Feb 3, 2020

You probably have only heard of or read sorghum when you clicked on this article, but its role as a ubiquitous ingredient in packaged goods like snack bars, cereals, chips, and even the occasional beer means you might’ve already had a taste of it. 

Sorghum or batad in Filipino is an ancient whole grain that looks like corn (and can also be popped). It can be cooked like rice and added to soups and salads for an interesting nutty flavor. And while Western countries have only recently been taking interest in this grain, to this day it is the fifth most produced cereal crop in the world and is arguably one of the most important but least utilized staple crops.

Rich in vitamins and antioxidants (to vaguely name a few), sorghum is easily one of the few healthy takeaways from packaged food and here’s why you might even want to build whole meals around sorghum itself. 



gluten-free sorghum
Photo courtesy of canadian inquirer.net

Unlike commonly consumed grains like wheat, barley and rye, fiber-rich sorghum is one of the few that is gluten-free. Even if you don’t have celiac disease or gluten allergies, steering clear of gluten is still something you might want to practice as going gluten-free is proven to lower cholesterol levels and promote digestive health.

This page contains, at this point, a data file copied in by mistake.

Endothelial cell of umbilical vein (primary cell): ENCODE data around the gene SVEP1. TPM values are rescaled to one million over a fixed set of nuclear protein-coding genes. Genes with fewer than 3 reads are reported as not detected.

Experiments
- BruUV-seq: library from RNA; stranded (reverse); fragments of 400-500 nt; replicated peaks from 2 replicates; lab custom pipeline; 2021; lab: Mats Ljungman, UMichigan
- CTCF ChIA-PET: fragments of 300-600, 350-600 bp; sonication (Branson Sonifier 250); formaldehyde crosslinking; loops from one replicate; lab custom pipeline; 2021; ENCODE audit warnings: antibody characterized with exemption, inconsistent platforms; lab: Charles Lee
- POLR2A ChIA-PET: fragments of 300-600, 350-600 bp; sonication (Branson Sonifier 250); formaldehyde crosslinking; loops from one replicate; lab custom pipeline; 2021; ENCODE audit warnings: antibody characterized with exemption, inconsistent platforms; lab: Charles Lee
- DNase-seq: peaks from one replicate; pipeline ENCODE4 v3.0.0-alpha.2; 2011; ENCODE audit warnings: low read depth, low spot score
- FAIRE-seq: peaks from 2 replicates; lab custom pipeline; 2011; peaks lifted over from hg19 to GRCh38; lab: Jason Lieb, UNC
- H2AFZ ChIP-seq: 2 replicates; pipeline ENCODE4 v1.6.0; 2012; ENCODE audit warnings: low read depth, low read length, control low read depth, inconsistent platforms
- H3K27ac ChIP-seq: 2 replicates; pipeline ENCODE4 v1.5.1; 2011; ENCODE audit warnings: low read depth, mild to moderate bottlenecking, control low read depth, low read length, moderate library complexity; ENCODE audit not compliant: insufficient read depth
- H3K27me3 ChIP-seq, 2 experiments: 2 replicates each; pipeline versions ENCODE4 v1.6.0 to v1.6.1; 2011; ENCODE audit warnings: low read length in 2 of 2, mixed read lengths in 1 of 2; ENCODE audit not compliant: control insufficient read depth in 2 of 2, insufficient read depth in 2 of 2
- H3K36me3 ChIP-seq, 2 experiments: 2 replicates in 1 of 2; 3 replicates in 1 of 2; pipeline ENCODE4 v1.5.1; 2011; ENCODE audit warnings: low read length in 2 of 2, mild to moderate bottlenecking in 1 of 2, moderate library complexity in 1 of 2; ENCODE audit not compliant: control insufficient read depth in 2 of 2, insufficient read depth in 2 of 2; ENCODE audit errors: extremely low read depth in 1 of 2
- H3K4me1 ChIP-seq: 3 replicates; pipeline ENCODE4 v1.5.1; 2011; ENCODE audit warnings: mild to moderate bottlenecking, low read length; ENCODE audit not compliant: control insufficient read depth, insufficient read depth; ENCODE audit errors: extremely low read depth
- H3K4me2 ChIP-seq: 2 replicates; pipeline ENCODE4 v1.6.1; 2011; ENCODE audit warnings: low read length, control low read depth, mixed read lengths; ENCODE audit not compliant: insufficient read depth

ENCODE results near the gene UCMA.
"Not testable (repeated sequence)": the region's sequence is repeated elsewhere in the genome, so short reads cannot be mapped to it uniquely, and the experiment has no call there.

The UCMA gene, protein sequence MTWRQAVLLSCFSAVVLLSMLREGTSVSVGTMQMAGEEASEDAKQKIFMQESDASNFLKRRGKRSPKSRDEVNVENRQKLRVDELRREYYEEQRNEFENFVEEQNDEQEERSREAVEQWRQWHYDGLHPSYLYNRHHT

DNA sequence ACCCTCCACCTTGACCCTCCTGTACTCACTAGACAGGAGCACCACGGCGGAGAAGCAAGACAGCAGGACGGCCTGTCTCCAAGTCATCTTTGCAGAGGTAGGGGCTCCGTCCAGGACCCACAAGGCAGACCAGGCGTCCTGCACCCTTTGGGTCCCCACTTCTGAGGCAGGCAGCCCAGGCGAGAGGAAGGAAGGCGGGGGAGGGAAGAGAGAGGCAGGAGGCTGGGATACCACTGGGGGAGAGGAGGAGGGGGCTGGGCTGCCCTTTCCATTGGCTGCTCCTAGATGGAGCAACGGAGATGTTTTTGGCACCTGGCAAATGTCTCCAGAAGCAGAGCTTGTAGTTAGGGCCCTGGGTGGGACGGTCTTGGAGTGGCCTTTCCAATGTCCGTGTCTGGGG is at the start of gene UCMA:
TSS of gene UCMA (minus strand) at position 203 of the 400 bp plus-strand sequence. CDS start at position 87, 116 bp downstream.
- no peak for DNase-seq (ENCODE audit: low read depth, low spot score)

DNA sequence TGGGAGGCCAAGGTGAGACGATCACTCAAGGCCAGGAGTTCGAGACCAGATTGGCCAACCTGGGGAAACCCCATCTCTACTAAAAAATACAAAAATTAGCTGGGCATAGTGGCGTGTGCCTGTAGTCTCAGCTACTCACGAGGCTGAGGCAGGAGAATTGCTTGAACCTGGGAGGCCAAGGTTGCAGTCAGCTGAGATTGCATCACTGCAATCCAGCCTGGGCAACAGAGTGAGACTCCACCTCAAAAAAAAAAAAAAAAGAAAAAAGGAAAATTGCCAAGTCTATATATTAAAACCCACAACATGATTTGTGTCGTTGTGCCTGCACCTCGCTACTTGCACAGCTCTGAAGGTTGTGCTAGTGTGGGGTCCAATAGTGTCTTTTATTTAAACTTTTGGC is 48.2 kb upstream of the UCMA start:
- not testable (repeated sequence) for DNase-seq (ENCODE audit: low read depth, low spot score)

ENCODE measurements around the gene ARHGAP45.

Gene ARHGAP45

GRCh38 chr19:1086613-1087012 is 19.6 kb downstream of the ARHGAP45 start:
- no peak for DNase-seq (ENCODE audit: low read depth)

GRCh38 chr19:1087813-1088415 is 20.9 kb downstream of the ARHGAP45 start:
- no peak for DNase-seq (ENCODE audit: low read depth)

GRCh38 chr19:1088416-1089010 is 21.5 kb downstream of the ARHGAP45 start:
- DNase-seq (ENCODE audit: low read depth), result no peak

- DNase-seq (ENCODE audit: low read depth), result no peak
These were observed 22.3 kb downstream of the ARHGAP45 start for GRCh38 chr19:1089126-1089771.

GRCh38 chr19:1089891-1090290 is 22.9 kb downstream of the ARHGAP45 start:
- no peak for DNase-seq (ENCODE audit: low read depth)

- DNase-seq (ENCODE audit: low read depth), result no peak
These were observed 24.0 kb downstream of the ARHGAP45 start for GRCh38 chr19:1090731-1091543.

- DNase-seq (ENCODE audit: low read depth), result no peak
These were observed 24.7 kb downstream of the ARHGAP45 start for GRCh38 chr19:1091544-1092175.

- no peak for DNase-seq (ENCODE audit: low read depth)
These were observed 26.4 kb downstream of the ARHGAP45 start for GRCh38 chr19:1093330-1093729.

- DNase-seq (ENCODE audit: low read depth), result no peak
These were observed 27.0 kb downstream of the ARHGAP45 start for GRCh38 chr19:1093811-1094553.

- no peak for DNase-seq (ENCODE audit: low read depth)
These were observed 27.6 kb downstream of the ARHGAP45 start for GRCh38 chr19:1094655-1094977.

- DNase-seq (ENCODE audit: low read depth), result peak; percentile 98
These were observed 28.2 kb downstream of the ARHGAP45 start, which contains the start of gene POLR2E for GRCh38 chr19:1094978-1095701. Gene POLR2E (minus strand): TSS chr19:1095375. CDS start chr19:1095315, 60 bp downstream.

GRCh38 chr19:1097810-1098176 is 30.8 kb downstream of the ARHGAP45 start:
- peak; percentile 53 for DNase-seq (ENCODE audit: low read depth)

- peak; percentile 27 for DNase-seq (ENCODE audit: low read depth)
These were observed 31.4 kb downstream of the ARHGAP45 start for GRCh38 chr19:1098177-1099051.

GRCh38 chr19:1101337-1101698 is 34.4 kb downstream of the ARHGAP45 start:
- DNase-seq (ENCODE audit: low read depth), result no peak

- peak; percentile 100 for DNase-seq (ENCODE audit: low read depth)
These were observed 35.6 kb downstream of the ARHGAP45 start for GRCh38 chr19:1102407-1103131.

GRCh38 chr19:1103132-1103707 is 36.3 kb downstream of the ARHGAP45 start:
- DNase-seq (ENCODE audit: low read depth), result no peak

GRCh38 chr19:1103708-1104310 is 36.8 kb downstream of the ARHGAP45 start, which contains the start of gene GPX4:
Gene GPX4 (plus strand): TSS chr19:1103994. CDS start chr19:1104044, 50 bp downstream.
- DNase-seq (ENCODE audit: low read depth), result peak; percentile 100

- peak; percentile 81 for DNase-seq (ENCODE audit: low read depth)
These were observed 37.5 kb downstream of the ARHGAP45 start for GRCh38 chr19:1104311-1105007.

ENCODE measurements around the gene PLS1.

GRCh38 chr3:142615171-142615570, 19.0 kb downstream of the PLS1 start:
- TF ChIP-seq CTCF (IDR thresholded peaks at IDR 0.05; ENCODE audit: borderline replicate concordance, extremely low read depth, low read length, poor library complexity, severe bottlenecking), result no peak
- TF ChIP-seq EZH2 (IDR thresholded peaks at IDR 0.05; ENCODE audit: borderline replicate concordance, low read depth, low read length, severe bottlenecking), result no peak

Filling and fulfilling appetites 

Photo by Kolar.io on Unsplash

For athletes, people on the go or those who work long hours, integrating sorghum into meals will ensure that they will be filling as well as being able to fulfill your appetite. The grain falls under complex carbohydrates, which means a cooked cup is rich in plant-based protein that can also help you control your weight by taking more time to digest. 

Boosts energy

Sorghum chronic diseases
Photo by Marcelo Leal on Unsplash

Protein itself is an essential part of post-workout muscle recovery but you can also count on nutrient-rich sorghum to optimize day-to-day activities. To be specific, it contains vitamin B and iron to help transport energy throughout the body as well as magnesium and potassium, which provide electrolytes needed in hydration. 

Reduces risk of chronic diseases

Photo by Ariv Kurniawan on Unsplash 

Reduces risk of chronic diseases

Sorghum chronic diseases
Photo by Marcelo Leal on Unsplash

Moreover, studies have shown that compounds like flavonoids, phenolic acids, and tannins found in sorghum have potent antioxidant activity believed to fight inflammation and oxidative stress. The long-term effect is a lowered risk of chronic diseases like heart disease, diabetes and cancer





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TAGS: gluten-free grain healthy rice sorghum warm grain bowl wheat